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The May 2008 issue of Black Enterprise lists the nation’s preeminent doctors. They reside in various parts of the country and practice in numerous specialties, including obstetrics, gynecology, ophthalmology, dermatology, urology, cardiology, orthopedics, pediatrics, endocrinology, and plastic surgery.
But just knowing who the best doctors are is not enough. Do you make the most of those precious minutes you spend talking to a doctor? Well, you should, because effective two-way conversations between patient and physician is said to improve the overall quality of health care.
“We know that if there is better communication between doctors and patients, patients do better,” says Dr. Lisa A. Cooper, an internist at The Johns Hopkins University School of Medicine and an epidemiologist at the university’s Bloomberg School of Public Health. Cooper is one of the authors of a Johns Hopkins study of how race correlates to patient-physician communication during medical visits. The study found that doctors dominated the dialog more strongly when they saw African American patients than when they saw white patients. “It appears that black patients are less likely to ask doctors questions and to be as involved in the conversation as white patients,” Cooper says.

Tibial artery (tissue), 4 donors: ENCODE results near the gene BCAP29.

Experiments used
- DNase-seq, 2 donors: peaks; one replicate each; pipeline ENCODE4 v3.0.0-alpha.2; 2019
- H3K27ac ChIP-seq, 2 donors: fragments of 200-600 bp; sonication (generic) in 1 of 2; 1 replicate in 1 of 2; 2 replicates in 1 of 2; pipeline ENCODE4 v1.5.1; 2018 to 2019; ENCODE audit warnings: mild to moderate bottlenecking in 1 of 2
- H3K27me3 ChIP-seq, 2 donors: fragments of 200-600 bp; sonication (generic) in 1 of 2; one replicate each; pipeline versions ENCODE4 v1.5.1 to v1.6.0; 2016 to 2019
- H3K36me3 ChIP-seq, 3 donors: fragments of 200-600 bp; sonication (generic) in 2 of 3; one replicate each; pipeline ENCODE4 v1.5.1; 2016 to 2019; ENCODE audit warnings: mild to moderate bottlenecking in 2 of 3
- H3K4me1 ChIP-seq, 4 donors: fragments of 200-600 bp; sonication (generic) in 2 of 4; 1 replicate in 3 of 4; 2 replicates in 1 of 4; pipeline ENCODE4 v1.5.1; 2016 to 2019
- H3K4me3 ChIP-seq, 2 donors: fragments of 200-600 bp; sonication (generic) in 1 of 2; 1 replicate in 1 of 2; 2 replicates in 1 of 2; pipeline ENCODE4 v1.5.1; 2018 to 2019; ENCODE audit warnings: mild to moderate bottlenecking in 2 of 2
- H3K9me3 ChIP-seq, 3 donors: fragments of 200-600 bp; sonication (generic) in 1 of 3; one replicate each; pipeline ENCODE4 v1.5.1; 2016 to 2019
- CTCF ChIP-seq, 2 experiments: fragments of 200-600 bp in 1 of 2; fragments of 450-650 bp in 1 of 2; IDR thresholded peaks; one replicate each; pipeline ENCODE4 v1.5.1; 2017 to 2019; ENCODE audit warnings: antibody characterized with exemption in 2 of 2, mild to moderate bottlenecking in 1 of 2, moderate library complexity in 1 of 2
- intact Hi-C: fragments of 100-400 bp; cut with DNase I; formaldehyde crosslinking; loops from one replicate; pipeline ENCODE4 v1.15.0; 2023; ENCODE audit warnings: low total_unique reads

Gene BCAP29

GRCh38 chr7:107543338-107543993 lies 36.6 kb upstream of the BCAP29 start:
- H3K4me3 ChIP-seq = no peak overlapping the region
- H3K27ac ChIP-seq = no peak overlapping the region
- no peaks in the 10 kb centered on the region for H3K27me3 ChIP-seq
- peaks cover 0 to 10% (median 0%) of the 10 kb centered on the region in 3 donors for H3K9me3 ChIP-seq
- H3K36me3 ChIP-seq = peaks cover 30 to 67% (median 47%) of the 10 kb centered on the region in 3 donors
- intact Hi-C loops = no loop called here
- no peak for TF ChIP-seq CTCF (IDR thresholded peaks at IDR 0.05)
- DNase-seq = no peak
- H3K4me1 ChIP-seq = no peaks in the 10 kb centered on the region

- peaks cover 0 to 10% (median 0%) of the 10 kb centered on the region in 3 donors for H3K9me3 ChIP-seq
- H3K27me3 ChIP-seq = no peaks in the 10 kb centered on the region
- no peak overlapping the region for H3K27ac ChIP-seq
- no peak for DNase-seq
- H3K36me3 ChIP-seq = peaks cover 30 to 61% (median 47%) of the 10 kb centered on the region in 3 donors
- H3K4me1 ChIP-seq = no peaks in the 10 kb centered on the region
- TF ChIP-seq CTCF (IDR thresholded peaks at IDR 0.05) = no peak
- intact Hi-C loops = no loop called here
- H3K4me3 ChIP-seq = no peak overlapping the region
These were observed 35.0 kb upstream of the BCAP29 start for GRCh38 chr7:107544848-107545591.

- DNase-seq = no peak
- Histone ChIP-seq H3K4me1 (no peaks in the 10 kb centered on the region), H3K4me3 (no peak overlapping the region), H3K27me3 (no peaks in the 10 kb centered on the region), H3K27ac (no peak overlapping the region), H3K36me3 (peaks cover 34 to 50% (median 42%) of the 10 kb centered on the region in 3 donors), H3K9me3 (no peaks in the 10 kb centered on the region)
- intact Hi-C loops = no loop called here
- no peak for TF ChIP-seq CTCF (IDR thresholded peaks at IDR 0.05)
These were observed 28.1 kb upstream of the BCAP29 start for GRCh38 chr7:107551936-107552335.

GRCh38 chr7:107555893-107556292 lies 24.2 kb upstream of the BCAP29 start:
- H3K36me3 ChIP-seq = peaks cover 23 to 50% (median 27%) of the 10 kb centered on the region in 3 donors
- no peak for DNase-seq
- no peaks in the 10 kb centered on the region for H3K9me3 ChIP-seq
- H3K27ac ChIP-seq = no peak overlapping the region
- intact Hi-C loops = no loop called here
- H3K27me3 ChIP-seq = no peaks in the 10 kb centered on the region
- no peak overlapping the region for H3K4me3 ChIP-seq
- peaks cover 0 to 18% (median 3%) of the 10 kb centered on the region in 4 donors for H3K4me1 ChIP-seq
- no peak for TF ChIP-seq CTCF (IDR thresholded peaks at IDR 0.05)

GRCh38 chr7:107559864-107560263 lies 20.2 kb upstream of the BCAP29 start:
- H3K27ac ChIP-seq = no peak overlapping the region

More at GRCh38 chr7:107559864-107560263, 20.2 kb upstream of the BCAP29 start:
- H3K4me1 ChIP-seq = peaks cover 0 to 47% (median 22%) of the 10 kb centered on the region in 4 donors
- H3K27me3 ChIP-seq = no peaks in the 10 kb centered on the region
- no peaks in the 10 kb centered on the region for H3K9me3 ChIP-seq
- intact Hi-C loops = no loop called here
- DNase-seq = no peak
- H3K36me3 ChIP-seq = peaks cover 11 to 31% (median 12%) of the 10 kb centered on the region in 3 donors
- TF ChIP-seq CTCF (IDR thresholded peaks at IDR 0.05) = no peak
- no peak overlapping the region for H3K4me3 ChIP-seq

In a clinic, however, silence is not golden. “It’s really important that black patients realize that though doctors are experts in what they do, they—the patients—are the experts on themselves,” Cooper adds. “They have a right to speak up about their concerns. A good doctor will listen and incorporate their wishes and values into the treatment.”
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